The Effect was Ephemeral

Friday, June 6, 1998

I am walking along the concourse at the Empire Plaza, leaving work
after the last long day of a long week. Kevin, my student intern is
accompanying me and we're talking about the Computer Art show
organized by Paul Miyamoto, which is still hanging at the RCCA.

Kevin mentions the review Bill Jaeger wrote for the Times Union last
Sunday, "Simplistic Art in RCCA Show". Kevin was especially interested
because he helped me staple the large head portraits of Marcel Duchamp
and Chevy Chase to the wall. Kevin came to the opening with his
housemates and this was his first time participating in an art opening
and then reading about it.

"He certainly didn't like the show", I tell Kevin.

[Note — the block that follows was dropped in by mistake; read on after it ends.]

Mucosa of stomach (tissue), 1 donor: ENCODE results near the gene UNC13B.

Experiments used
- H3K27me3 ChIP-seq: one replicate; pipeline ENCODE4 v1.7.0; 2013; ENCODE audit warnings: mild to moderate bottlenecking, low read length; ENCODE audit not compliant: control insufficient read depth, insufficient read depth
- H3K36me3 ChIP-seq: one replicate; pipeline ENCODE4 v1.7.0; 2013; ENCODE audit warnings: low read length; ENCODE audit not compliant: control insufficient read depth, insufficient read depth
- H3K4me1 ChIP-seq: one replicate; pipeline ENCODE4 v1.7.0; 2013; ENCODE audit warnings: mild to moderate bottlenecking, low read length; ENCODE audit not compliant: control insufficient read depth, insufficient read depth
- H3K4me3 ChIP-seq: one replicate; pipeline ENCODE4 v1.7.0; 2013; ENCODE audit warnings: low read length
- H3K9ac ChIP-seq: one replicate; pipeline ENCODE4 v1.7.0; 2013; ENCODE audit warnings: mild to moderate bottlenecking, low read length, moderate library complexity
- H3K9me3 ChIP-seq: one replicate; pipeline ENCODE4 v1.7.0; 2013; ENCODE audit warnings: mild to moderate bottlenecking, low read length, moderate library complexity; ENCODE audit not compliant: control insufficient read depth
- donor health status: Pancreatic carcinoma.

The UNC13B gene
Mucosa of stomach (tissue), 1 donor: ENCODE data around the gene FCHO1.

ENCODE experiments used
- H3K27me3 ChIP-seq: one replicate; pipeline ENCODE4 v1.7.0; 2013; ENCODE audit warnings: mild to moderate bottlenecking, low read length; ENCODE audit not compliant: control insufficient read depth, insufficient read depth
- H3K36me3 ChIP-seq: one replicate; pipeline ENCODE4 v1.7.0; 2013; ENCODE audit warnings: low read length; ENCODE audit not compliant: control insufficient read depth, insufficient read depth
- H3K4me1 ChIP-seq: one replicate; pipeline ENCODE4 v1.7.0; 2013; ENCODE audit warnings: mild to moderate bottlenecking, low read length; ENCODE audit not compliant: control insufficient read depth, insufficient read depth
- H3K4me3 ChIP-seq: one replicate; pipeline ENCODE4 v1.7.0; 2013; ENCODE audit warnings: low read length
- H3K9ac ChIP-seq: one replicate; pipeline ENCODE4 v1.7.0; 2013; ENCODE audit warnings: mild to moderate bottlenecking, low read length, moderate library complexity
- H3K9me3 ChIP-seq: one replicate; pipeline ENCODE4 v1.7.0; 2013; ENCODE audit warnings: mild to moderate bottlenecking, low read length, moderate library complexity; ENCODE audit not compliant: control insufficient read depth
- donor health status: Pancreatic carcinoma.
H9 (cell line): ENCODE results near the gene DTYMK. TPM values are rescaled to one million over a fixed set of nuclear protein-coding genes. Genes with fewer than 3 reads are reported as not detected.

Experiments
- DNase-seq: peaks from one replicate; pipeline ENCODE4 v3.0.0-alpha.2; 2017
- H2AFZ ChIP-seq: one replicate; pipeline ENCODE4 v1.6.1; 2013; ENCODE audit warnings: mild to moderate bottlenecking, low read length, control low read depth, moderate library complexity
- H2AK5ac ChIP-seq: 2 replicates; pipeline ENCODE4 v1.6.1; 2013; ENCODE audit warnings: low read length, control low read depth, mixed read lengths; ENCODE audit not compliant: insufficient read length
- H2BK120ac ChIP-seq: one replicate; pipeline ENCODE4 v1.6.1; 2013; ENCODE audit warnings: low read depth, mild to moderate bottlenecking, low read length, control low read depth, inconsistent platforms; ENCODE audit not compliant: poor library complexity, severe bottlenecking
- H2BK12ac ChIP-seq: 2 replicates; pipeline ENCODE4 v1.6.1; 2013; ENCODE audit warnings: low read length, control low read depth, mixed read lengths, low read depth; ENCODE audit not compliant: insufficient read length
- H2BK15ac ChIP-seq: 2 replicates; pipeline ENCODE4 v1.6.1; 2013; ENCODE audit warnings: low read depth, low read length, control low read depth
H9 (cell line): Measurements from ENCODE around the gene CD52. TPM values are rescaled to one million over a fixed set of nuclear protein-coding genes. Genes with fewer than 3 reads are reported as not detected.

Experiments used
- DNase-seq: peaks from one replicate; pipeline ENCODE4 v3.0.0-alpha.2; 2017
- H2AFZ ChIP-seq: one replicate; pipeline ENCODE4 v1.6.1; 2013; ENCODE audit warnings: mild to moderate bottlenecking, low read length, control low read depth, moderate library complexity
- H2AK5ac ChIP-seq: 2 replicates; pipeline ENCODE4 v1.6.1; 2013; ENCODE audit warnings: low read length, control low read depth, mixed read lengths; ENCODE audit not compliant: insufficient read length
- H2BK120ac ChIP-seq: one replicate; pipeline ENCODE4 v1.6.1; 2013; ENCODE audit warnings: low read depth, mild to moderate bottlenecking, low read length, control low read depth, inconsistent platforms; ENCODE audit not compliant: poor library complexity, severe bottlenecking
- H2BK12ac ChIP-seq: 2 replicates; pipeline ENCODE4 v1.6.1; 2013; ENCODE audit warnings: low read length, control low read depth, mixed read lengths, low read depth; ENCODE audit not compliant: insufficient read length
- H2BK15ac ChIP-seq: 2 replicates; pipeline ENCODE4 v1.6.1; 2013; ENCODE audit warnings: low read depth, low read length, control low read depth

"What do you mean?", he asks.

"Well, for starters, he called it a prime example of 'the absymal
state of contemporary computer art.'"

"Sure, but how could computer art be anything but contemporary?",
replies Kevin.

"Good point!", I say.

"Well anyhow, he did seem to like your head-shots. Or at least I
think he did. I mean, he got the idea of artist versus comedian,
and he did say they were enjoyable" says Kevin.

"But then he also said", he continues "that the effect was ephemeral..."

Suddenly a harsh voice booms at us, "Yo, punk! You talkin t'me?!"

I turn to see that we've pulled up next to one of two huge guys
sweeping the concourse hallway. They've recently started using
work-release inmates from the local prison to do the maintenance
at the Plaza. This guy's a giant, towering over Kevin, who's
already a lot taller than me. He's glaring down at Kevin and shoots
me the evil eye.

"Oh no," answers Kevin, "we were just talking about some artists."

"Unh..." says the big guy, and turns back to his sweeping.

"That was a close one." I think, as we sashay out the building.

Copyright 1999
Jan Galligan
All Rights Reserved
Last modified December 12, 1999